Catch and Release Fishing: Rules and Regulations Explained

Fishing is a beloved pastime for many, and catch and release fishing is a popular way to enjoy the sport while also helping to ensure sustainability. But what are the rules and regulations that must be followed when it comes to releasing fish after they have been caught? In the United Kingdom, whitewater anglers have been catching and releasing fish for more than a century to prevent target species from disappearing in heavily exploited waters. It is illegal to return fish to the water if they exceed the minimum size requirements and are not a protected species or are in the closed season. Those who oppose capture and release argue that fish are highly evolved vertebrates that share many of the same neurological structures that in humans are associated with the perception of pain.

Studies show that, from a neurological point of view, fish are very similar to higher vertebrates and that blood chemistry reveals that the hormones and blood metabolites associated with stress are quite high in fish that fight against the hook and line. Fish caught in deep water can suffer from barotrauma, an accumulation of gases in their bodies that makes it difficult or impossible for them to swim again. To avoid internal damage caused by intestinal attachment, when using live or dead bait, try to place the hook immediately; with natural bait, there is less movement; the fish's immediate reaction is to swallow the bait. Effective catch-and-release fishing techniques avoid excessive times of fighting and handling fish by using sufficiently strong tackle and hooks without barbs, avoid damaging fish skin, scales and layers of drool due to nets, dry hands, and dry, hot or rough surfaces (which leave fish vulnerable to oomycete skin infections) and avoid damaging the ligaments of the jaw and vertebrae by suspending fish from their jaws or gills for weighing or handling.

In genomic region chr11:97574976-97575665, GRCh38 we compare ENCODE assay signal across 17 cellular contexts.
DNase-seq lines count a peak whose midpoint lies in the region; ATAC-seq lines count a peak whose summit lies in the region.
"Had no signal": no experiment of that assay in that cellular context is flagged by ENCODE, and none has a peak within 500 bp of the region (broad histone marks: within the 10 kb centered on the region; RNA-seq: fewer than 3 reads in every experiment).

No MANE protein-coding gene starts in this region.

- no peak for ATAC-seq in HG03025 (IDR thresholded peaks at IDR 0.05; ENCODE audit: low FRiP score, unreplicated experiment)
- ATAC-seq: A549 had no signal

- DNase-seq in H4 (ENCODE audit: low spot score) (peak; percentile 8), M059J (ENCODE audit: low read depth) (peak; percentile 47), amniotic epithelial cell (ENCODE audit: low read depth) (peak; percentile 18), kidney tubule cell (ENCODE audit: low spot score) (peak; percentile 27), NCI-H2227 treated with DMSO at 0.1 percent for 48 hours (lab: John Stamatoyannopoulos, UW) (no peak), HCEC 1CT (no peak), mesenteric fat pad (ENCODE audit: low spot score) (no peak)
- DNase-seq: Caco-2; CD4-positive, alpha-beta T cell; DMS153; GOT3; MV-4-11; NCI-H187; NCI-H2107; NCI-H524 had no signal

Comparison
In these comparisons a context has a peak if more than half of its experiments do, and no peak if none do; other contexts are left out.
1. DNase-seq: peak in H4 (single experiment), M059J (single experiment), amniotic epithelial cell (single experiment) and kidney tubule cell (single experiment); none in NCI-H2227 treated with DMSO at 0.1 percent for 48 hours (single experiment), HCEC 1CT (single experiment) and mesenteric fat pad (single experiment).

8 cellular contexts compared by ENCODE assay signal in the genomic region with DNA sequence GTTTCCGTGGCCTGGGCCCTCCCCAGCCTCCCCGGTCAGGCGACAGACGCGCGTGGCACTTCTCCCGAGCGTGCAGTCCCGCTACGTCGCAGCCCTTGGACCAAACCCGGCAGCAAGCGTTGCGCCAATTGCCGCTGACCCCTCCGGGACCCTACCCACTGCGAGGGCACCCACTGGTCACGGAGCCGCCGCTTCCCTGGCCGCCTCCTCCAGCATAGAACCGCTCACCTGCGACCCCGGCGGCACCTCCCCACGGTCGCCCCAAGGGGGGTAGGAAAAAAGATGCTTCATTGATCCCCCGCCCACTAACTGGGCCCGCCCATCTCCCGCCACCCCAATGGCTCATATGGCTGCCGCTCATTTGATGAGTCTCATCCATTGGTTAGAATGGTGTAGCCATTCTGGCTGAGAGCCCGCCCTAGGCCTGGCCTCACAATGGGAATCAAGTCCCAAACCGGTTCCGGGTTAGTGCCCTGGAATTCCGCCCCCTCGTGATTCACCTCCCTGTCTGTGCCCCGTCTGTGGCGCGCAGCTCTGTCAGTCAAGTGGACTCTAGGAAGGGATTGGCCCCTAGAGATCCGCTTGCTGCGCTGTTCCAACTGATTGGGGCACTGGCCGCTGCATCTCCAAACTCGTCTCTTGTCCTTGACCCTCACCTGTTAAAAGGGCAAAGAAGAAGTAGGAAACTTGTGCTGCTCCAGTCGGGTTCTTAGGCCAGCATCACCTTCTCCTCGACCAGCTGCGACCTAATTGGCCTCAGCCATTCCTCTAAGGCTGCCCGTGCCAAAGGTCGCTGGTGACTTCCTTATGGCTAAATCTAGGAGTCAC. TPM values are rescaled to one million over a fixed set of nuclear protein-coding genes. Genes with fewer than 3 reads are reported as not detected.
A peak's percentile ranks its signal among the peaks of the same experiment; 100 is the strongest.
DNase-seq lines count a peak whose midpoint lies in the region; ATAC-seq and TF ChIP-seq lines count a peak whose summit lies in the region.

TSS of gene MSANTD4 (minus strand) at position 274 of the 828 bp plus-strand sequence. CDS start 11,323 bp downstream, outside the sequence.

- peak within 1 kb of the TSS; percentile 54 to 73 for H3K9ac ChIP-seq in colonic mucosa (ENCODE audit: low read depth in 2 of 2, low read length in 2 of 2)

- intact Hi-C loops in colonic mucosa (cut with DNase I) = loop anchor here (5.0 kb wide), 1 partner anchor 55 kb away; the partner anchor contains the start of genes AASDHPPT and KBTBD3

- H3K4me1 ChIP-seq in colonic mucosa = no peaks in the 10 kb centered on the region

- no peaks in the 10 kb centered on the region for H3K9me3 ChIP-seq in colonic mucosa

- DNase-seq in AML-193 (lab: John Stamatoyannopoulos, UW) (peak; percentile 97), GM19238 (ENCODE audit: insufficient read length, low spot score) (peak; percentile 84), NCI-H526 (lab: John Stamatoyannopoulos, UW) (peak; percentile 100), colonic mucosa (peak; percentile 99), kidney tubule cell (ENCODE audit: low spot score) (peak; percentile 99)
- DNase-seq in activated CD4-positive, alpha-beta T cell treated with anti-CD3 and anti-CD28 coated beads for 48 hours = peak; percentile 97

Using catch-and-release fishing methods helps ensure high-quality fishing opportunities today, tomorrow and for years to come. Conservationists have advocated capture and release as a way to ensure sustainability and prevent fish stocks from being overfished. Releasing native fish caught in a national park will help ensure that the enjoyment of this recreational opportunity lasts for generations to come. In Florida, for example, saltwater anglers made some 24 million fishing trips in 1997 and caught 141 million marine fish, of which 71.5 million were released.

The fishing season at the Quabbin Reservoir generally begins on the third Saturday of April and ends after the third Saturday in October. These methods include a rectangular net that does not exceed 36 square feet of net area, a circular or annular net that does not exceed six feet in diameter, or a fish trap with openings that do not exceed one inch.

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